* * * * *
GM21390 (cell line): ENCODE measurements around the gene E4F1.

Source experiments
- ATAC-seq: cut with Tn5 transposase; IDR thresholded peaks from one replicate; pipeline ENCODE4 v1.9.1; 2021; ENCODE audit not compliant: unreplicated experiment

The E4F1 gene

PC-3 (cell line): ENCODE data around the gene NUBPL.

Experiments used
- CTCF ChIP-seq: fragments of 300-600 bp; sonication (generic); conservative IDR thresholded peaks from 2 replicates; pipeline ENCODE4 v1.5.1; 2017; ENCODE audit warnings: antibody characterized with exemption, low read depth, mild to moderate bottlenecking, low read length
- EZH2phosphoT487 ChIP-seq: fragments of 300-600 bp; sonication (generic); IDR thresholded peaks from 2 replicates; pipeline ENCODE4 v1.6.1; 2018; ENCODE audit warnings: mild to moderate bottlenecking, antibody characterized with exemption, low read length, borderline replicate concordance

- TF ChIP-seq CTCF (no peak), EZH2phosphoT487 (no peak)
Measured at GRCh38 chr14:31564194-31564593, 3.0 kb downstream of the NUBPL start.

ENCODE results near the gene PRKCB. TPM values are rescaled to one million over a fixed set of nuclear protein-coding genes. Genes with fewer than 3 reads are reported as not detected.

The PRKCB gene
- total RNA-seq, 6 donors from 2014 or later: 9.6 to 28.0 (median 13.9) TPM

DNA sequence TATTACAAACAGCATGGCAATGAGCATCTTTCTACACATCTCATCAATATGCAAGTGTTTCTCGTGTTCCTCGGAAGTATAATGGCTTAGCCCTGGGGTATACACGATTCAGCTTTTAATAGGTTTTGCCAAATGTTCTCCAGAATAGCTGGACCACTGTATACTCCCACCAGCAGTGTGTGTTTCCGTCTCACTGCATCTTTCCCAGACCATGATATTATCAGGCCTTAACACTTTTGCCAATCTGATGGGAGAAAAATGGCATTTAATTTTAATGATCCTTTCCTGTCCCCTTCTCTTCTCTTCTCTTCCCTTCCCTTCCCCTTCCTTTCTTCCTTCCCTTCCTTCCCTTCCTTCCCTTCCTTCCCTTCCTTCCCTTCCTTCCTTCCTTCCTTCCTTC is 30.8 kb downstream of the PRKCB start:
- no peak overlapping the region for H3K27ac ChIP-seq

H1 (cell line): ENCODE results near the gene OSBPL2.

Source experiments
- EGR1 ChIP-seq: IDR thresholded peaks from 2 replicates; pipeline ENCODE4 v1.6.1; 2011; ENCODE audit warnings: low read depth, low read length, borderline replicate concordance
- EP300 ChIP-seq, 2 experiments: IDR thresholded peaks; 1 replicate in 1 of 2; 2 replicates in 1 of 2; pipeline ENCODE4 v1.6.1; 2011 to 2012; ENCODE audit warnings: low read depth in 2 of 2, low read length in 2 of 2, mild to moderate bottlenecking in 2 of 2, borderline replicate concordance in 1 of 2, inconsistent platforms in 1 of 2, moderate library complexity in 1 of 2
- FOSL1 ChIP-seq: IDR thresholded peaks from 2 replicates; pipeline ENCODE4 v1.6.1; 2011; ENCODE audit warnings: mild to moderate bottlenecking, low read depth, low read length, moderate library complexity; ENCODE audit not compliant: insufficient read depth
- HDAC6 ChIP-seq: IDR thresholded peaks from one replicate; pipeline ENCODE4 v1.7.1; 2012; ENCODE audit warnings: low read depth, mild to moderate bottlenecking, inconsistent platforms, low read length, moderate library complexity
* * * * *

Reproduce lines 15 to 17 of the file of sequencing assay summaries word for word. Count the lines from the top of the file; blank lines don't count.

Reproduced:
- no peak overlapping the region for H3K27ac ChIP-seq

H1 (cell line): ENCODE results near the gene OSBPL2.

Source experiments